The fighting occurred some eight hours before a temporary truce was set to expire. Egypt had persuaded Israel and Egypt to extend the truce by 24 hours to give more times for the negotiations.
While there were no injuries reported in Israel or Gaza, it remained unclear whether the talks in Egypt would continue.
"This rocket attack on Beersheba is a grave and direction violation of the cease-fire," Israeli government spokesman Mark Regev said. He refused to say whether Israel would halt the negotiations, but Israel has repeatedly said it will only negotiate if there is a "total and complete" cease-fire.
The Israeli military said Gaza militants fired three rockets into Israel that landed in open areas near the southern city of Beersheba. Hamas police officials said seven Israeli airstrikes targeted open areas.
Within minutes, it said it carried out a series of airstrikes. It accused militants of violating the cease-fire and said it maintains "both defense and striking capabilities in order to address the renewed aggression."
The rocket fire broke a nearly weeklong lull that has held during the Egyptian-mediated negotiations.
There was no immediate claim of responsibility. But shortly before the launch, Hamas spokesman Fawzi Barhoum hinted of more rocket fire, saying: "If Netanyahu doesn't understand ... the language of politics in Cairo, we know how to make him understand."
The effect the violence will have on the negotiations in Cairo was not immediately clear. Earlier Tuesday, Palestinian and Israeli negotiators had resumed their indirect talks after agreeing to the 24-hour extension.
The negotiations are aimed at working out a long-term arrangement between Israel and Hamas following weeks of fighting that has killed some 2,000 Palestinians, most of them civilians, and left tens of thousands more homeless. Sixty-seven Israelis have died, all but three of them soldiers.
Hamas is seeking an end to a seven-year Israeli-Egypt blockade that has ravaged Gaza's economy. Israel wants Hamas to disarm. An Egyptian compromise proposal calls for easing the blockade, but not lifting it. And while Hamas would not be required to give up its arsenal, the Egyptian plan would give Western-backed President Mahmoud Abbas, whose forces were ousted by Hamas in 2007, a foothold back in Gaza, running border crossings and overseeing internationally-backed reconstruction.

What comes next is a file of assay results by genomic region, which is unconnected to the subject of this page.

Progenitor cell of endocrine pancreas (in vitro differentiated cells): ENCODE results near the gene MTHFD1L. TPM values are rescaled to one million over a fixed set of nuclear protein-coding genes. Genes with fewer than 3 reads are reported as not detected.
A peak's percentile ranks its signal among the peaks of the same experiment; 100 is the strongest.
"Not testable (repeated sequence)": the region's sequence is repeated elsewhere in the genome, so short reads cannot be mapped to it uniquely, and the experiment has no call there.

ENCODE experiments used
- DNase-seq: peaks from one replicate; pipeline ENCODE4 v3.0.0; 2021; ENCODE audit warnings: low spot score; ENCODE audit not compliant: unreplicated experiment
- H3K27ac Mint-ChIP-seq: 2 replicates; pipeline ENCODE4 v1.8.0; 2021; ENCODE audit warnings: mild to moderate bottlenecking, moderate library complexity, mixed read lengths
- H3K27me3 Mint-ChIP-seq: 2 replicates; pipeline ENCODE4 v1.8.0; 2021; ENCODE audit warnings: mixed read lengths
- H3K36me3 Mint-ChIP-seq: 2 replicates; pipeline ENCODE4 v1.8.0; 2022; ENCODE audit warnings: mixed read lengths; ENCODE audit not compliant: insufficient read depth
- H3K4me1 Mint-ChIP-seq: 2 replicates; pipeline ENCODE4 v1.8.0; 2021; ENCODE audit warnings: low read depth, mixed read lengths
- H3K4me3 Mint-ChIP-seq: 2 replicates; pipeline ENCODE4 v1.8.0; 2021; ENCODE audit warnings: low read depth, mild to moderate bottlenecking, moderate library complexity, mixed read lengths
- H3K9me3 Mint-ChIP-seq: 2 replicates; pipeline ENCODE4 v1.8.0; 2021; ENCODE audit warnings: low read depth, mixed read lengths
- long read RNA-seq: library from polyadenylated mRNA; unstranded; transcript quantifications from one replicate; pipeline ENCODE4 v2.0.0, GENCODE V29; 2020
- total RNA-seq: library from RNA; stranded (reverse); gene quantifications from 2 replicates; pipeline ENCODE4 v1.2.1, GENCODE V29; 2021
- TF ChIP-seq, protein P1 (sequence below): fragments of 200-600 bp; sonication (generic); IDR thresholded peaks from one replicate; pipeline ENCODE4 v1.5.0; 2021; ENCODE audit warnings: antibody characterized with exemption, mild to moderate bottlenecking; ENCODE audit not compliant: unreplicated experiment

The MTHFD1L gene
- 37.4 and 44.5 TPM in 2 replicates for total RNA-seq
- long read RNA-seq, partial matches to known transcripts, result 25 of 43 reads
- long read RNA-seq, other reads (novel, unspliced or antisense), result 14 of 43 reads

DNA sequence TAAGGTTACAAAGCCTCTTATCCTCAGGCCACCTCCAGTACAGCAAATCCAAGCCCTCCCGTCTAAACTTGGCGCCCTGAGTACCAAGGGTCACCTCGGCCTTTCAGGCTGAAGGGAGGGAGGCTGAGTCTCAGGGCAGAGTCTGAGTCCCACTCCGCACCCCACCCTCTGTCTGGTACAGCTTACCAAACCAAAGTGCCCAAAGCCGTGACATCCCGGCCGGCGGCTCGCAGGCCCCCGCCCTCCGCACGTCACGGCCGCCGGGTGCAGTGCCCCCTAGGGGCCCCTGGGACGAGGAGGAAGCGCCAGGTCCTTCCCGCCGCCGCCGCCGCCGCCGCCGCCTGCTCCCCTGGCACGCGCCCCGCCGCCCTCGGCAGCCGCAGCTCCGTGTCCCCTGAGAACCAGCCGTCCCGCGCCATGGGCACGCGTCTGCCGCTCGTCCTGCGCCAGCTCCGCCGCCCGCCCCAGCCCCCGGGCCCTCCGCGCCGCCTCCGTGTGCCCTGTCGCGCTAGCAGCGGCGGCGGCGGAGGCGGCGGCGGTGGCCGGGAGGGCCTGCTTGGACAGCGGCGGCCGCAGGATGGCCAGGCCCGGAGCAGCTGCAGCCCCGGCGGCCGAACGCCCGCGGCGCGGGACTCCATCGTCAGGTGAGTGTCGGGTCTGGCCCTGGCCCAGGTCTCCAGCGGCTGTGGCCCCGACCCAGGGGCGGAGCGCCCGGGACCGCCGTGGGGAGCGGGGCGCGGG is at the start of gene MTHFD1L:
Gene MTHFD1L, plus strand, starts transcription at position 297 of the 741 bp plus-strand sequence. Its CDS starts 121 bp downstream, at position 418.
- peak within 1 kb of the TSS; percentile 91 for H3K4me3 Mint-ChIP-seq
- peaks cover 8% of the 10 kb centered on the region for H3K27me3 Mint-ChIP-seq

In an apparent attempt to pressure Hamas, Egypt said early Monday it would co-host an international fundraising conference for Gaza - but only if a deal is reached first.
That appears to play into the hands of the Abbas' Palestinian Authority, which is eager to regain control of Gaza.
Hamas finds itself pressured by both Egypt and the Palestinian Authority to accept a less than perfect deal with Israel, but needs to show the people of Gaza that the enormous sacrifices they endured in the fighting were not in vain.
There were few signs of any major breakthroughs.
A member of the Palestinian delegation said that Israel was offering to ease the Gaza blockade by opening border crossings to some goods and people, but was insisting that it retain the right to limit the imports of material like cement, and chemical and metal products, which Israel says can be used for weapons manufacturing.
Hamas fears the arrangement would allow Israel to retain the right to close the crossings whenever it wished and is pushing for more Palestinian input into such decisions.
The Palestinian official also told The Associated Press that Israel wants to put off for an unspecified date any discussion on the opening of a Gaza seaport and airport and the release of Palestinian prisoners held in Israeli jails.
The Palestinians, however, say they will only agree to postpone discussing the seaport and airport for "a month after a cease-fire agreement, with other issues like .... the prisoners," the official said. He spoke condition of anonymity because he was not authorized to discuss negotiations with journalists.
He also said that Israel agrees to extend the maritime territory in which Gaza fisherman can venture out from two to four kilometers (three to six miles) and eventually to 19 kilometers (12 miles) from the shore, but that it was standing firm against Hamas' demand for unsupervised exports from the strip.
The Gaza blockade, imposed after Hamas seized control of the territory in 2007, has greatly limited the movement of Palestinians in and out of the territory of 1.8 million people, restricted the flow of goods into Gaza and blocked virtually all exports.
Israel says the blockade is needed to prevent arms smuggling, but critics say the measures have amounted to collective punishment.
Jamal Shobaky, the Palestinian ambassador in Cairo voiced disappointment with the Israeli stance, particularly on the question of the blockade. "What the Israelis have offered so far in the talks is not removing the blockade but rather easing it," he said.
The latest round of Gaza fighting was precipitated by massive Israeli arrests of Hamas members in the West Bank in the aftermath of the abduction and killing of three Israeli teenagers in June. Their deaths were followed by the slaying of a Palestinian youth in Jerusalem in what was a likely revenge attack.
Associated Press writers Mohammed Daraghmeh in Cairo and Ibrahim Barzak in Gaza City, Gaza Strip, contributed to this report.